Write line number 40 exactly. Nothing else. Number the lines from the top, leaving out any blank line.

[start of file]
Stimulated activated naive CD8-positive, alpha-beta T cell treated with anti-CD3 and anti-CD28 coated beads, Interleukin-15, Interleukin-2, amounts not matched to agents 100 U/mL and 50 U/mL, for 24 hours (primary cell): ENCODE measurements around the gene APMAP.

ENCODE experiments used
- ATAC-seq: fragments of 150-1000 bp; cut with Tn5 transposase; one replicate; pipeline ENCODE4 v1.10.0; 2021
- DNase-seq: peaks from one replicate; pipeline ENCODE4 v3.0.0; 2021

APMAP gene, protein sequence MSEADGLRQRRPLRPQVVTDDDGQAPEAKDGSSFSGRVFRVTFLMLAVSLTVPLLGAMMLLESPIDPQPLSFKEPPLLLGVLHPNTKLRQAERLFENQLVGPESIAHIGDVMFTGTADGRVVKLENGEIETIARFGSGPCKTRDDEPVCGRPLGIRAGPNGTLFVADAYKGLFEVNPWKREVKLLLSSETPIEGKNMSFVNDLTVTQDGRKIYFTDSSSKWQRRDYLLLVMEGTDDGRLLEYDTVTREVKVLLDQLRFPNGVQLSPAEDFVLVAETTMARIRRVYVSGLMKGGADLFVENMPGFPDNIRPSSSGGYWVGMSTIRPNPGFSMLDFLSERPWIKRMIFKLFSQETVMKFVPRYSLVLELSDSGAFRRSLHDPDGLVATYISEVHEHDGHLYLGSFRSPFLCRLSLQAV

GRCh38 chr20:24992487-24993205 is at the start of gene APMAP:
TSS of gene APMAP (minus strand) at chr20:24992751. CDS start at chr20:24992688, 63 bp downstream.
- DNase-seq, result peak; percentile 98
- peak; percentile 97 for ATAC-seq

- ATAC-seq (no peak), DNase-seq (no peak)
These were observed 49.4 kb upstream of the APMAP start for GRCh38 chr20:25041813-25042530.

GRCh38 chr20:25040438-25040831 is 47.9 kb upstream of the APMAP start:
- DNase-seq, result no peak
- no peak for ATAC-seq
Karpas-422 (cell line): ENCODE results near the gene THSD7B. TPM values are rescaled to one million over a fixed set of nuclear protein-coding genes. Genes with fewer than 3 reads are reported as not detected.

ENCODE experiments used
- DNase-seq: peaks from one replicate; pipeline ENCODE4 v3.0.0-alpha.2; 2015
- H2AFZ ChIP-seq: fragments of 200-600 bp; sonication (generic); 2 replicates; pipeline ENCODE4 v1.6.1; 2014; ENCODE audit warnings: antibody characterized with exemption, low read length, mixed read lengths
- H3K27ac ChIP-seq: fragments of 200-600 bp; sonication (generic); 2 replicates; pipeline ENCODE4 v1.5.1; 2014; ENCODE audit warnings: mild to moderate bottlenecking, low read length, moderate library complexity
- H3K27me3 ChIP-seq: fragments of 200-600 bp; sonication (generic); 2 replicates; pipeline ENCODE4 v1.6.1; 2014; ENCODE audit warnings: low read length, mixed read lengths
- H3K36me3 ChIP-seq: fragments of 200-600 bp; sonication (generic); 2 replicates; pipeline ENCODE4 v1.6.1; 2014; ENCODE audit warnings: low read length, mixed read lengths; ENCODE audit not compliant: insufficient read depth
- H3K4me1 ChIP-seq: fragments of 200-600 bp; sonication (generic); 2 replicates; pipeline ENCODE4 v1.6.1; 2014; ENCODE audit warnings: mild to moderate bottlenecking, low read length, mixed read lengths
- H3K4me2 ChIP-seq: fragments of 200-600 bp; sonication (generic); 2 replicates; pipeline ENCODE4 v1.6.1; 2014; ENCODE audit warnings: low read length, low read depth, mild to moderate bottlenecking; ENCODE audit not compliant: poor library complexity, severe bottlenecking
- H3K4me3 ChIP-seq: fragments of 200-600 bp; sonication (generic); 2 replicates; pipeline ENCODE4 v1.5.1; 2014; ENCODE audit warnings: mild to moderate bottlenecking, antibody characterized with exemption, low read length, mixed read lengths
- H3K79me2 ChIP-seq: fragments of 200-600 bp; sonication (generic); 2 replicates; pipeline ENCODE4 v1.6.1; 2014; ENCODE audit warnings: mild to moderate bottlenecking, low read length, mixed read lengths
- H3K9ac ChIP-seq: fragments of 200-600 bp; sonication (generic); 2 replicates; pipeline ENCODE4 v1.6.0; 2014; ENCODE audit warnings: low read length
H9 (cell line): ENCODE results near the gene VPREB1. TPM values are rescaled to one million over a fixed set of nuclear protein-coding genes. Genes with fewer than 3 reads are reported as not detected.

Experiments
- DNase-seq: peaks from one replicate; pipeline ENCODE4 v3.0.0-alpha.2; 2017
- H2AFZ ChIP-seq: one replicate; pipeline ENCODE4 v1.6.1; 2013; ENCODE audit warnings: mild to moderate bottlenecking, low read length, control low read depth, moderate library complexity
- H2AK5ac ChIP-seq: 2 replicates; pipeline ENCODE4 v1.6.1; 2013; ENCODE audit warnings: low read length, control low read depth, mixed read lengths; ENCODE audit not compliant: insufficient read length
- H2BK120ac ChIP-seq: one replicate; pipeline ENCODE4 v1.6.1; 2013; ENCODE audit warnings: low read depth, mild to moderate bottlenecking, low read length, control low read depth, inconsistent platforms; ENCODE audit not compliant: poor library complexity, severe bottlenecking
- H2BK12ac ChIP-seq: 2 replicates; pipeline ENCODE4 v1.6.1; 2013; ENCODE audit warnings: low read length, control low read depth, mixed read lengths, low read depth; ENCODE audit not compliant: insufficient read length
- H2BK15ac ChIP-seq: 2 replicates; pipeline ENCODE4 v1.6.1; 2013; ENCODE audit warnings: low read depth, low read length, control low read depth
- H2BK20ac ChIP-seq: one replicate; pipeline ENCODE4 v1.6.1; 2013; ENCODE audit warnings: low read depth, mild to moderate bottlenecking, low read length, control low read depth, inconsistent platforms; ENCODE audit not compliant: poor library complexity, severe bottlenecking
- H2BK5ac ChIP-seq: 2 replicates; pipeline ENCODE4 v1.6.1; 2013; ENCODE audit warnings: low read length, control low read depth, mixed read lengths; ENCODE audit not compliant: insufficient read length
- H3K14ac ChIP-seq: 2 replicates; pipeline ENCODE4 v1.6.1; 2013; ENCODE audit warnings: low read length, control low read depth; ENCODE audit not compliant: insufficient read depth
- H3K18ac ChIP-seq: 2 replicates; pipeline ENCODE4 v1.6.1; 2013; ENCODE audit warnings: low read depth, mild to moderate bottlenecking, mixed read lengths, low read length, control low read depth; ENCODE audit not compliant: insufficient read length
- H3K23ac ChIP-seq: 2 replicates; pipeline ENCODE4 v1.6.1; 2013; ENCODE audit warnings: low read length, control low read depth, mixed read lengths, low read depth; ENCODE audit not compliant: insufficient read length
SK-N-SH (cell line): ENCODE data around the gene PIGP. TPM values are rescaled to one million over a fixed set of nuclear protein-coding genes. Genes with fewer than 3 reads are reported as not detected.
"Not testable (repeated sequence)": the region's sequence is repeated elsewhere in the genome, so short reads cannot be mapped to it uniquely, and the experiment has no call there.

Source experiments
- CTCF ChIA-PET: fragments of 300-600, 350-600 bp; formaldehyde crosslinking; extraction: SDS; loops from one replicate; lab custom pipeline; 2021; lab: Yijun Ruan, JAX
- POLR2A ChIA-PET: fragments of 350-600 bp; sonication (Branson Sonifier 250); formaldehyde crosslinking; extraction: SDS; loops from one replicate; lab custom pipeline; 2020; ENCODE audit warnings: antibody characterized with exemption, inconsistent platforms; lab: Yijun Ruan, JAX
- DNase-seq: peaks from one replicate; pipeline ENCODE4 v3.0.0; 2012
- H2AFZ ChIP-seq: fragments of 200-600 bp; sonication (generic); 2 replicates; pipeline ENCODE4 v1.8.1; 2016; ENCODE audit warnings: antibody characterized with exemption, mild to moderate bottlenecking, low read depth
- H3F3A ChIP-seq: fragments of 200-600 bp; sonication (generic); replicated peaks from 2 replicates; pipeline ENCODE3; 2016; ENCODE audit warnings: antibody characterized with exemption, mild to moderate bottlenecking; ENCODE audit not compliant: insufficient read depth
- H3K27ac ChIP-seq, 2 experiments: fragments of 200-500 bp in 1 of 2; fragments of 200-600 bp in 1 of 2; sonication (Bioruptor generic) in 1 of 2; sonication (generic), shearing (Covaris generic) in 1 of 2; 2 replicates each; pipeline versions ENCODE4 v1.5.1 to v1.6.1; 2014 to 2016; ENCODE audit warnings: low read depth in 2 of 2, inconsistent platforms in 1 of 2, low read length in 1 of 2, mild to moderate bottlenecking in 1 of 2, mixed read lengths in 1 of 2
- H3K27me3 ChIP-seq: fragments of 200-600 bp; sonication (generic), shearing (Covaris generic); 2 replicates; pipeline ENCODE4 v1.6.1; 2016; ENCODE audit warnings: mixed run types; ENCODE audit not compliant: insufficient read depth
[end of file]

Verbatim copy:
SK-N-SH (cell line): ENCODE data around the gene PIGP. TPM values are rescaled to one million over a fixed set of nuclear protein-coding genes. Genes with fewer than 3 reads are reported as not detected.